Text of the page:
Who let the Dogs Out? Male critics chew on Philippa Gregory’s The White Queen

Richard Lee

images-67How interesting that most of the UK newspapers chose male critics to get their teeth into The White Queen.

In The Telegraph, it’s Gerard O’Donovan; Sam Wollaston for The Guardian; Tom Sutcliffe for The Independent, Keith Watson for Metro; Jim Shelley for the Daily Mail; Andrew Billin for The Times. Only The Mirror (Becca Day-Preston) and The Huffington Post (Caroline Frost) handed the review to women.

And – it is fair to say – they do not love the series (yet). Variously they bemoan that it is sexy (but too ‘soft porn’), that it is sumptuous (obligatory licence-fee payer gibes), that the supporting cast outshone the leads (but everyone knows the plot for the leads in this first episode), that it is one dimensional (same problem as with the leads), that it is not The Game of Thrones (and?) and that it is filmed in a very clean and well-lit Belgium (admittedly the Woodville bedroom does seem a little open-plan). The best line is perhaps Tom Sutcliffe’s ‘I’m sure it will give innocent pleasure to many, but a lot of cod had to sacrifice their wallops to make it possible’ – but I think he had written it before he watched.

Unknown-91So what does this tell us?

I wonder.

But in case anyone wants to know what yet another man thinks of the show – here’s my take.

Yes, it was bit clean and beautiful for civil war – but entirely correctly, I believe, artistically – because this episode was all about youth, love, and an impossible romance. To quote Thomas Malory, ‘like as trees and herbs burgeoneth and flourisheth in May, in like wise every lusty heart that is any manner of lover springeth, burgeoneth, buddeth and flourisheth in lusty deeds.’ This is the world of Edward and Elizabeth for this episode. I’ll expect more grit and grime later.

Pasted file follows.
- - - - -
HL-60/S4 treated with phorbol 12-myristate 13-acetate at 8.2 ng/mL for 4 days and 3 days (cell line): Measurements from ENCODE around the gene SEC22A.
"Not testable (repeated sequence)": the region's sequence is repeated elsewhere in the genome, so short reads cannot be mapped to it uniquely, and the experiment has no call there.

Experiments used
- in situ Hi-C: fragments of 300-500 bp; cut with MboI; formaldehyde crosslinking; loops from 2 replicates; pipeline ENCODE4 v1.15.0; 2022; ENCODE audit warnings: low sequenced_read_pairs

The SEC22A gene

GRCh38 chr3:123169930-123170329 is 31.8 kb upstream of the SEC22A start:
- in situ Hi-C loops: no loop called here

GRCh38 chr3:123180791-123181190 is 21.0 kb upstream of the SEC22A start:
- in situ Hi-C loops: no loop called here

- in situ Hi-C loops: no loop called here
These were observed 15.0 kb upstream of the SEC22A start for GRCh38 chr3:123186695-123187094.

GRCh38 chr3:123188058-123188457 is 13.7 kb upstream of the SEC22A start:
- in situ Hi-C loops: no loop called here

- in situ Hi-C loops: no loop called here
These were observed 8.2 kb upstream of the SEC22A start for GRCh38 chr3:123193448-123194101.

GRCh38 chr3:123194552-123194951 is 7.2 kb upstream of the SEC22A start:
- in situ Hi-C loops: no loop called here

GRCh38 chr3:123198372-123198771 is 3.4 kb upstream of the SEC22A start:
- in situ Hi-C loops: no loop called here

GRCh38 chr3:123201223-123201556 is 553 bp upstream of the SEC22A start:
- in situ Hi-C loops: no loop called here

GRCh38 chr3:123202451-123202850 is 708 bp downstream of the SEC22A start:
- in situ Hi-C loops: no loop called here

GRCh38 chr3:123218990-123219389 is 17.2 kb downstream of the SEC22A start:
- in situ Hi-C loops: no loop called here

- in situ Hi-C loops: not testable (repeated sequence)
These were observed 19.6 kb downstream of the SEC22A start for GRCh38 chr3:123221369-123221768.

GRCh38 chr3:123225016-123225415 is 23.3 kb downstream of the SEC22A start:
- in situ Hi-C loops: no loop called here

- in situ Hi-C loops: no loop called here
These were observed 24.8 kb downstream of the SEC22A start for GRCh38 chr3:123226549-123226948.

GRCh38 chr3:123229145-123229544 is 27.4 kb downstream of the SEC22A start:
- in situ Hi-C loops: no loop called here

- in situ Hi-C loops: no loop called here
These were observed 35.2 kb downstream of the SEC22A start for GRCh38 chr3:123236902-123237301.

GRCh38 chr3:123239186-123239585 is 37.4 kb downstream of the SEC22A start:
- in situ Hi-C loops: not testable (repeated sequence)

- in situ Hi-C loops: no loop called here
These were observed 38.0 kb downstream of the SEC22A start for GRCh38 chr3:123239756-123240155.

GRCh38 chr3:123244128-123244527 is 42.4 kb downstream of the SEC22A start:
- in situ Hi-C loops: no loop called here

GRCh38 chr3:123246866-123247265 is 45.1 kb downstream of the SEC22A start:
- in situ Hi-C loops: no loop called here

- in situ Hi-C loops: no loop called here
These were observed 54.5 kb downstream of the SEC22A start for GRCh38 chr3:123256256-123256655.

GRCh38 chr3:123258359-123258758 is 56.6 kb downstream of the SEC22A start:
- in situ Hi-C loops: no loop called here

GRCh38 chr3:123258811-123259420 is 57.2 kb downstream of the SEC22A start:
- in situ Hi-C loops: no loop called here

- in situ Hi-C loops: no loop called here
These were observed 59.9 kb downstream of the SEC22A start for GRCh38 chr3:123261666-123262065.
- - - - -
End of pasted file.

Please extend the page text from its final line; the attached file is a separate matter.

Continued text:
images-68Rebecca Ferguson as Elizabeth Woodville was excellently cast. She is beautiful, but unusual also, and her looks convey intelligence and subtlety. There was a little problem with viewpoint, I felt. In the book the story is told in her voice, and sometimes this story was too distant from/confused about her viewpoint (trying not to give spoilers, but the scene where Edward’s amorousness is discouraged). I haven’t warmed to Max Irons much yet (I keep looking for his father’s face in him, which is distracting, and makes him look pudgier by comparison than he probably is). To be fair, though, so far he has not had much to do except try to be handsome.

The magic? Well, I strongly believe that you HAVE to have magic in historical fiction, because everyone believed in it. The same with religion – and the two must snap and worry at each other, and frequently overlap. But this magic didn’t do it for me (especially not the ring). And there was no religion to speak of – except a wedding ceremony that could apparently have been denied. It was a secularist take on the people and the time, and that is always a problem for me.

But will I watch on? Definitely. I’d watch just for the photography. I’d watch because in two or three places Elizabeth Woodville shows her vulnerability, and it drew me into her story. She will be threatened again, and I want to see what she does. There are great stories of conflict and betrayal to come, and I want to see them play out.





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